The immigration case revolved around a special statute in the Immigration Nationality Act that allowed immigrant children in long-term foster care to become legal residents. To be eligible for legal status, however, the child needs to obtain an order from family court that said that that he or she has been the victim of abuse, neglect, or abandonment. Sometimes it takes so long to get the necessary paperwork that a child ages out of eligibility.
In the case of Ciavarella's and Lai's client, an unsympathetic judge put off issuing the order five times. To prepare for each court appearance, Ciavarella and Lai held moot courts with their professors to practice their arguments and gain confidence. They accompanied the boy to each court appearance, along with his social worker, to keep him informed of what is going on.
"Even though we haven't won yet, it's very satisfying to have this challenge," says Ciavarella. "It's a really difficult case, and we have to keep finding new angles to get the judge to listen."
Another of Ciavarella's cases ended successfully. She represented a college student in foster care who was having trouble getting the foster care agency to pay for room and board, which the agency is required to do. The clinic stepped in because the college was pressuring Ciavarella's client to pay her bills. After two court hearings, Ciavarella ultimately attained the necessary court order, and the bills were paid.
"It was a madly slow and painful process, but it's working out," says Ciavarella, adding that the responsibility of the clinic can be hard, but Professor Jane Spinak and Ragini Shah, the clinical superviser, are readily available to help out.
Challenging Immigration Practices
Julie Suh '06 had worked in book publishing before law school. She joined the Child Advocacy Clinic because as a student she missed the daily sense of usefulness that she had felt in the workforce and—as the child of an immigrant from Korea—had a particular interest in both immigration and child welfare.
In addition to her advocacy on behalf of individual clients, Suh was involved in an effort to reform immigration procedures affecting undocumented foster care youth. The U.S. Citizenship and Immigration Services (USCIS) had promulgated regulations and instituted official practices that drastically reduced the number of children who qualify for this immigration relief—affecting many of the children whom clinic students represent.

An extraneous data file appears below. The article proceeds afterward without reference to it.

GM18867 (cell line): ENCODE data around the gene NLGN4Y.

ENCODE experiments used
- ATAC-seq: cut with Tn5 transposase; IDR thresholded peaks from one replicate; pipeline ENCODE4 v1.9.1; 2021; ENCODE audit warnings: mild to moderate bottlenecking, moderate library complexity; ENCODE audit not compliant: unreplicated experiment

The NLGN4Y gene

"The former INS requires children still to be in foster care at the time they receive their green cards, which is a problem for two reasons," says Suh. "First, it takes so long to get a green card that some have aged out of foster care. Second, a child caught on the border and in custody of immigration might be abused or neglected but not be placed in foster care."
Suh was part of a team with Kevin Whalen '06 writing an amicus brief on behalf of child welfare professionals who were challenging those regulations for a group of undocumented children in California who fell into these two categories. Julie wrote about the age-out requirements and how they negated the intent of the statute.
Suh appreciated the opportunity she had to gain a more nuanced understanding of the child welfare system—what works and what does not—than the superficial awareness one gets from the media. "I have a better sense of how to follow the path of fault where it exists," she says, adding that she had used all of her legal skills in the child welfare practice, from interviewing clients to making court appearances to filing court papers and writing memos. "This clinic has an enormous direct service component, and we see clients on a regular basis," she says. "It has been a great experience."